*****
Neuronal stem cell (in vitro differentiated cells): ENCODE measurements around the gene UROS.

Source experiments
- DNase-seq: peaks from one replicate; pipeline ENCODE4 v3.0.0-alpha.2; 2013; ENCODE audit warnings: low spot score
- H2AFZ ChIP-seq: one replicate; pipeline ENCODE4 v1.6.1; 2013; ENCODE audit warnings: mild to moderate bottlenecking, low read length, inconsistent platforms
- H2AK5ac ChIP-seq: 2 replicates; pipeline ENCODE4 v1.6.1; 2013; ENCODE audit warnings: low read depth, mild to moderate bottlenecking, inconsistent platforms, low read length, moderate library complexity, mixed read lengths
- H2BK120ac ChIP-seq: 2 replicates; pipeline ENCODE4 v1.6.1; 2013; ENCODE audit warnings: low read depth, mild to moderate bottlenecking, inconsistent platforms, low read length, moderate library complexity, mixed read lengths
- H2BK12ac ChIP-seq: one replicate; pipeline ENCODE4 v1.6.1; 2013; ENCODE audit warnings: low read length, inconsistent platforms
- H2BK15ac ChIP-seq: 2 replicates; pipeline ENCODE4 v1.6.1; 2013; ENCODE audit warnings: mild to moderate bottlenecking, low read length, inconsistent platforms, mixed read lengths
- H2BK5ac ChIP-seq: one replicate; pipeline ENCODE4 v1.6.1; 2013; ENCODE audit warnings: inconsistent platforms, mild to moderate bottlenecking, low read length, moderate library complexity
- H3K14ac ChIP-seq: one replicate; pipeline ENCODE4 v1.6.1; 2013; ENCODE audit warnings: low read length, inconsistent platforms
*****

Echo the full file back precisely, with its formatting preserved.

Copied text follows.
Neuronal stem cell (in vitro differentiated cells): ENCODE measurements around the gene UROS.

Source experiments
- DNase-seq: peaks from one replicate; pipeline ENCODE4 v3.0.0-alpha.2; 2013; ENCODE audit warnings: low spot score
- H2AFZ ChIP-seq: one replicate; pipeline ENCODE4 v1.6.1; 2013; ENCODE audit warnings: mild to moderate bottlenecking, low read length, inconsistent platforms
- H2AK5ac ChIP-seq: 2 replicates; pipeline ENCODE4 v1.6.1; 2013; ENCODE audit warnings: low read depth, mild to moderate bottlenecking, inconsistent platforms, low read length, moderate library complexity, mixed read lengths
- H2BK120ac ChIP-seq: 2 replicates; pipeline ENCODE4 v1.6.1; 2013; ENCODE audit warnings: low read depth, mild to moderate bottlenecking, inconsistent platforms, low read length, moderate library complexity, mixed read lengths
- H2BK12ac ChIP-seq: one replicate; pipeline ENCODE4 v1.6.1; 2013; ENCODE audit warnings: low read length, inconsistent platforms
- H2BK15ac ChIP-seq: 2 replicates; pipeline ENCODE4 v1.6.1; 2013; ENCODE audit warnings: mild to moderate bottlenecking, low read length, inconsistent platforms, mixed read lengths
- H2BK5ac ChIP-seq: one replicate; pipeline ENCODE4 v1.6.1; 2013; ENCODE audit warnings: inconsistent platforms, mild to moderate bottlenecking, low read length, moderate library complexity
- H3K14ac ChIP-seq: one replicate; pipeline ENCODE4 v1.6.1; 2013; ENCODE audit warnings: low read length, inconsistent platforms